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We've probably all heard of the Ponzi Scheme, made famous first by Charles Ponzi and more recently by Bernie Madoff:

In March 2009, Madoff pleaded guilty to 11 felonies and admitted to turning his wealth management business into a massive Ponzi scheme that defrauded thousands of investors of billions of dollars. Madoff said he began the Ponzi scheme in the early 1990s. However, federal investigators believe the fraud began as early as the 1980s, and the investment operation may never have been legitimate. The amount missing from client accounts, including fabricated gains, was almost $65 billion. (Wikipedia)

My question is: What are the most common types of financial scams to look out for, as an individual investor? What warning signs are there? How to defend oneself?

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Affinity fraud. You see, Madoff really didn't have to sell himself, people recommended him to their friends. In a similar way, it's easy once a scammer reels in one sucker to keep him on the hook long enough to get 10 friends to invest as well. I've written about Mortgage Acceleration scams, and the common thread is that they are first sold to friends, relatives, neighbors. People tell their fellow church goer about it and pretty soon people's belief just takes over as they want it to work.

How can I get scammed buying S&P ETFs through Schwab? Easy, I can't.

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Family, friends, and fools. – Calculus Knight Apr 27 '15 at 4:57
"I've written about Mortgage Acceleration scams" Consider linking to those articles/blogs if they might add useful details or information. – Lilienthal Nov 30 '15 at 10:43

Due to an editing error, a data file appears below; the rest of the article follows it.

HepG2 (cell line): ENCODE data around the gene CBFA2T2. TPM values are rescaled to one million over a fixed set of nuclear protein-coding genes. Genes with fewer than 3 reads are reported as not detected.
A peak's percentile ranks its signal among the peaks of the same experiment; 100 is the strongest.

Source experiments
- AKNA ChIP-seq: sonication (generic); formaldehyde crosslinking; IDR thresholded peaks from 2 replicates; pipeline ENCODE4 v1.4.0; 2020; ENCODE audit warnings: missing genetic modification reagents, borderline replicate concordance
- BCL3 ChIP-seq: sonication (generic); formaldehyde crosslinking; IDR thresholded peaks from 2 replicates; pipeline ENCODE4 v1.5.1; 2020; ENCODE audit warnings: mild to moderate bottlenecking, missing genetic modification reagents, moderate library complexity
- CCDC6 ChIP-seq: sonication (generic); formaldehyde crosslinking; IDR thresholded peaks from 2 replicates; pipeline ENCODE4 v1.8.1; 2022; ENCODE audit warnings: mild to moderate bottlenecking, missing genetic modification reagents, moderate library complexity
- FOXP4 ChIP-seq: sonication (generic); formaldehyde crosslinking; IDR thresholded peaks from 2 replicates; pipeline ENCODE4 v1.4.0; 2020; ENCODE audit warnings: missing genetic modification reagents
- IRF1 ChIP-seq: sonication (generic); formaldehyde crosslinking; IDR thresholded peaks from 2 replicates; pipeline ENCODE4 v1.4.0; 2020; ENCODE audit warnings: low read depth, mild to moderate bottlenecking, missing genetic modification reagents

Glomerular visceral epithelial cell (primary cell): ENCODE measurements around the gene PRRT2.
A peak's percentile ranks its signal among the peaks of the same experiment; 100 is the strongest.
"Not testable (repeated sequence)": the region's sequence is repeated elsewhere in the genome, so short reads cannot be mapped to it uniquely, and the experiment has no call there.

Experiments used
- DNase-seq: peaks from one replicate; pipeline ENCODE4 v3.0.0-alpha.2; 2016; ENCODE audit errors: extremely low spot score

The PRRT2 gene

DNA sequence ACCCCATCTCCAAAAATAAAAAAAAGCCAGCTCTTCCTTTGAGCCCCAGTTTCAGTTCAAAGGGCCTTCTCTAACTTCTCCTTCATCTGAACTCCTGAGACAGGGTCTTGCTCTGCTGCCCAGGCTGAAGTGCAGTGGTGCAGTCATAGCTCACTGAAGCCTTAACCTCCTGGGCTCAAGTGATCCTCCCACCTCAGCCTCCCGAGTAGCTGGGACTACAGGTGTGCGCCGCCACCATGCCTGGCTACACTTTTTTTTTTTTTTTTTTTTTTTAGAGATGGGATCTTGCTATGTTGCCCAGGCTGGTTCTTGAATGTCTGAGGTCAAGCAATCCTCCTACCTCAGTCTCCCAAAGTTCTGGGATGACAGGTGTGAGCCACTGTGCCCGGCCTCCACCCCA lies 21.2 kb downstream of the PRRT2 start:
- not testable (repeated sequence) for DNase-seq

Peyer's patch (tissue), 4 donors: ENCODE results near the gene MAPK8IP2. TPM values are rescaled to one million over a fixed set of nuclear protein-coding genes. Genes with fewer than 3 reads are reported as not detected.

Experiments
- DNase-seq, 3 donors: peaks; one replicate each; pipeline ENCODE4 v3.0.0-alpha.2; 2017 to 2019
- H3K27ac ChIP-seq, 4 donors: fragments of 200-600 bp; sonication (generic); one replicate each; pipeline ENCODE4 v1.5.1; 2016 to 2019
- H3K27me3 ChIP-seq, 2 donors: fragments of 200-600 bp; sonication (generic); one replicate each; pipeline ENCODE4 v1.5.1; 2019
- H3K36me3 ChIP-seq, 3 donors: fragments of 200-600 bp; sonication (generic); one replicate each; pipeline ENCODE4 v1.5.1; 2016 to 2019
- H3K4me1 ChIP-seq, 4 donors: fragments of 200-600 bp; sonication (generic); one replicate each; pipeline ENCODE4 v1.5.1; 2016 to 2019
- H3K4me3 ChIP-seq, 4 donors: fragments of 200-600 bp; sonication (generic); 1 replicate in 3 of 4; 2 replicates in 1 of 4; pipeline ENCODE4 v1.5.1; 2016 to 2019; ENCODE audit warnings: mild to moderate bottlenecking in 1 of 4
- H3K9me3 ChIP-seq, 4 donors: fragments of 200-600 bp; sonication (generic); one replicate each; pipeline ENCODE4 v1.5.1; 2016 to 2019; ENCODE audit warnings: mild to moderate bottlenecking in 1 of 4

If an offer "is only valid right now" and "if you don't act immediately, it will expire" that is almost always a scam.

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In the case of an investment strategy, if you don't retain custodianship over your funds, or at least determine who is the custodian, then walk away. You should be able to get accurate account statements from a trustworthy third party at all times.

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If anyone offers you guaranteed better than average returns, run. They are either lying to you or to themselves. (Claiming that they will try to beat the market is more credible, but that becomes a matter of whether there is any reason to believe that they'll succeed.)

If anyone sends you an unsolicited stock tip, run. They wouldn't be doing so if it wasn't an attempt to manipulate you or the market or both. Most likely its a pump-and-dump attempt.

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